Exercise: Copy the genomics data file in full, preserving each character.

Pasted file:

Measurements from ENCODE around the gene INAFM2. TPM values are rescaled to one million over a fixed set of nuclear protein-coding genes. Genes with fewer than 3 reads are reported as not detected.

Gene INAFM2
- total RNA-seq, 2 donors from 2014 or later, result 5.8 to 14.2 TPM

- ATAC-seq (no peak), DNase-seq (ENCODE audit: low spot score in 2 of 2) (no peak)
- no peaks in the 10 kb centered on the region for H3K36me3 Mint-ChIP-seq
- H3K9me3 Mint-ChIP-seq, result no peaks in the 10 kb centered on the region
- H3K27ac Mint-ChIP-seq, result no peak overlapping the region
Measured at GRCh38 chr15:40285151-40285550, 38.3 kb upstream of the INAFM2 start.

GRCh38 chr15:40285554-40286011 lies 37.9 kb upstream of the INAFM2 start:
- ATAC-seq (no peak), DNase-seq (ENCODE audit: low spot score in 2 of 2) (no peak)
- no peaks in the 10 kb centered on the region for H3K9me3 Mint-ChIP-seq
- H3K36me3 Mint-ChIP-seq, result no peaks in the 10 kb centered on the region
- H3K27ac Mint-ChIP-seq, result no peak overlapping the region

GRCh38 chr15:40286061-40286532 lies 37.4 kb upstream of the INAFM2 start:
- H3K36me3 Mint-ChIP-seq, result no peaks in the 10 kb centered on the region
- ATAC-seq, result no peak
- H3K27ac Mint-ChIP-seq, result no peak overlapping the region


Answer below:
Measurements from ENCODE around the gene INAFM2. TPM values are rescaled to one million over a fixed set of nuclear protein-coding genes. Genes with fewer than 3 reads are reported as not detected.

Gene INAFM2
- total RNA-seq, 2 donors from 2014 or later, result 5.8 to 14.2 TPM

- ATAC-seq (no peak), DNase-seq (ENCODE audit: low spot score in 2 of 2) (no peak)
- no peaks in the 10 kb centered on the region for H3K36me3 Mint-ChIP-seq
- H3K9me3 Mint-ChIP-seq, result no peaks in the 10 kb centered on the region
- H3K27ac Mint-ChIP-seq, result no peak overlapping the region
Measured at GRCh38 chr15:40285151-40285550, 38.3 kb upstream of the INAFM2 start.

GRCh38 chr15:40285554-40286011 lies 37.9 kb upstream of the INAFM2 start:
- ATAC-seq (no peak), DNase-seq (ENCODE audit: low spot score in 2 of 2) (no peak)
- no peaks in the 10 kb centered on the region for H3K9me3 Mint-ChIP-seq
- H3K36me3 Mint-ChIP-seq, result no peaks in the 10 kb centered on the region
- H3K27ac Mint-ChIP-seq, result no peak overlapping the region

GRCh38 chr15:40286061-40286532 lies 37.4 kb upstream of the INAFM2 start:
- H3K36me3 Mint-ChIP-seq, result no peaks in the 10 kb centered on the region
- ATAC-seq, result no peak
- H3K27ac Mint-ChIP-seq, result no peak overlapping the region